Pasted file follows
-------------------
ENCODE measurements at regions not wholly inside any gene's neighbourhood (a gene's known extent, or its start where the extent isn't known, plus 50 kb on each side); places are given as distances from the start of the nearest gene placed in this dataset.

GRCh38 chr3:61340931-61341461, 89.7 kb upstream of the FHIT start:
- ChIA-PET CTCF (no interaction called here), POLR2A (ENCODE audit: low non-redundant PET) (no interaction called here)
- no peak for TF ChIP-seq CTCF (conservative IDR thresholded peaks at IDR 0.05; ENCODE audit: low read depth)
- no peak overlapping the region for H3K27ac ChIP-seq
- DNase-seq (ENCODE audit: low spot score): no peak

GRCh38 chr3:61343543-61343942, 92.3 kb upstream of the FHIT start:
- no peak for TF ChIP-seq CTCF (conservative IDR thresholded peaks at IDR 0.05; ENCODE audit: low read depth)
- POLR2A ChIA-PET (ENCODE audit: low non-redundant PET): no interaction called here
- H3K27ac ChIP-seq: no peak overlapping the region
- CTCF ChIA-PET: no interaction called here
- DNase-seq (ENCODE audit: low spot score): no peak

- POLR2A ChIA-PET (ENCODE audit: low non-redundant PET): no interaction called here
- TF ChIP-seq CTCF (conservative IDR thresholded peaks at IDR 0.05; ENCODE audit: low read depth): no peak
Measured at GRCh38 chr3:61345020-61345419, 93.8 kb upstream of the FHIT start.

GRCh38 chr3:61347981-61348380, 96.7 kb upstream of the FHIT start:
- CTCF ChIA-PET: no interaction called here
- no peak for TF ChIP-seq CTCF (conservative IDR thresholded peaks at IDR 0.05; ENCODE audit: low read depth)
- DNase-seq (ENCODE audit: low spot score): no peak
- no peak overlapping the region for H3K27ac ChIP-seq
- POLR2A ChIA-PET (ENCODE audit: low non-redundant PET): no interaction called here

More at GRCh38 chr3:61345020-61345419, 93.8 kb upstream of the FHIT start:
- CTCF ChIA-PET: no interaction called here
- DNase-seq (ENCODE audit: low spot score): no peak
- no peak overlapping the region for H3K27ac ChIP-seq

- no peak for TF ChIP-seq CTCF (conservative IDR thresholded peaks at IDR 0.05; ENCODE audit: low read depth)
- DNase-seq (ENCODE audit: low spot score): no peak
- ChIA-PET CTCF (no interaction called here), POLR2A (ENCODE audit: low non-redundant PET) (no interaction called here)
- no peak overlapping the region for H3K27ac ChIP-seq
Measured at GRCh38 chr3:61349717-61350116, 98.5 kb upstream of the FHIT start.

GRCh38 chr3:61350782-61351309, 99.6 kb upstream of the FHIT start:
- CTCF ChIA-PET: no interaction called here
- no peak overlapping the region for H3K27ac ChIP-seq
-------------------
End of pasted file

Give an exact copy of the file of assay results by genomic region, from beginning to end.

ENCODE measurements at regions not wholly inside any gene's neighbourhood (a gene's known extent, or its start where the extent isn't known, plus 50 kb on each side); places are given as distances from the start of the nearest gene placed in this dataset.

GRCh38 chr3:61340931-61341461, 89.7 kb upstream of the FHIT start:
- ChIA-PET CTCF (no interaction called here), POLR2A (ENCODE audit: low non-redundant PET) (no interaction called here)
- no peak for TF ChIP-seq CTCF (conservative IDR thresholded peaks at IDR 0.05; ENCODE audit: low read depth)
- no peak overlapping the region for H3K27ac ChIP-seq
- DNase-seq (ENCODE audit: low spot score): no peak

GRCh38 chr3:61343543-61343942, 92.3 kb upstream of the FHIT start:
- no peak for TF ChIP-seq CTCF (conservative IDR thresholded peaks at IDR 0.05; ENCODE audit: low read depth)
- POLR2A ChIA-PET (ENCODE audit: low non-redundant PET): no interaction called here
- H3K27ac ChIP-seq: no peak overlapping the region
- CTCF ChIA-PET: no interaction called here
- DNase-seq (ENCODE audit: low spot score): no peak

- POLR2A ChIA-PET (ENCODE audit: low non-redundant PET): no interaction called here
- TF ChIP-seq CTCF (conservative IDR thresholded peaks at IDR 0.05; ENCODE audit: low read depth): no peak
Measured at GRCh38 chr3:61345020-61345419, 93.8 kb upstream of the FHIT start.

GRCh38 chr3:61347981-61348380, 96.7 kb upstream of the FHIT start:
- CTCF ChIA-PET: no interaction called here
- no peak for TF ChIP-seq CTCF (conservative IDR thresholded peaks at IDR 0.05; ENCODE audit: low read depth)
- DNase-seq (ENCODE audit: low spot score): no peak
- no peak overlapping the region for H3K27ac ChIP-seq
- POLR2A ChIA-PET (ENCODE audit: low non-redundant PET): no interaction called here

More at GRCh38 chr3:61345020-61345419, 93.8 kb upstream of the FHIT start:
- CTCF ChIA-PET: no interaction called here
- DNase-seq (ENCODE audit: low spot score): no peak
- no peak overlapping the region for H3K27ac ChIP-seq

- no peak for TF ChIP-seq CTCF (conservative IDR thresholded peaks at IDR 0.05; ENCODE audit: low read depth)
- DNase-seq (ENCODE audit: low spot score): no peak
- ChIA-PET CTCF (no interaction called here), POLR2A (ENCODE audit: low non-redundant PET) (no interaction called here)
- no peak overlapping the region for H3K27ac ChIP-seq
Measured at GRCh38 chr3:61349717-61350116, 98.5 kb upstream of the FHIT start.

GRCh38 chr3:61350782-61351309, 99.6 kb upstream of the FHIT start:
- CTCF ChIA-PET: no interaction called here
- no peak overlapping the region for H3K27ac ChIP-seq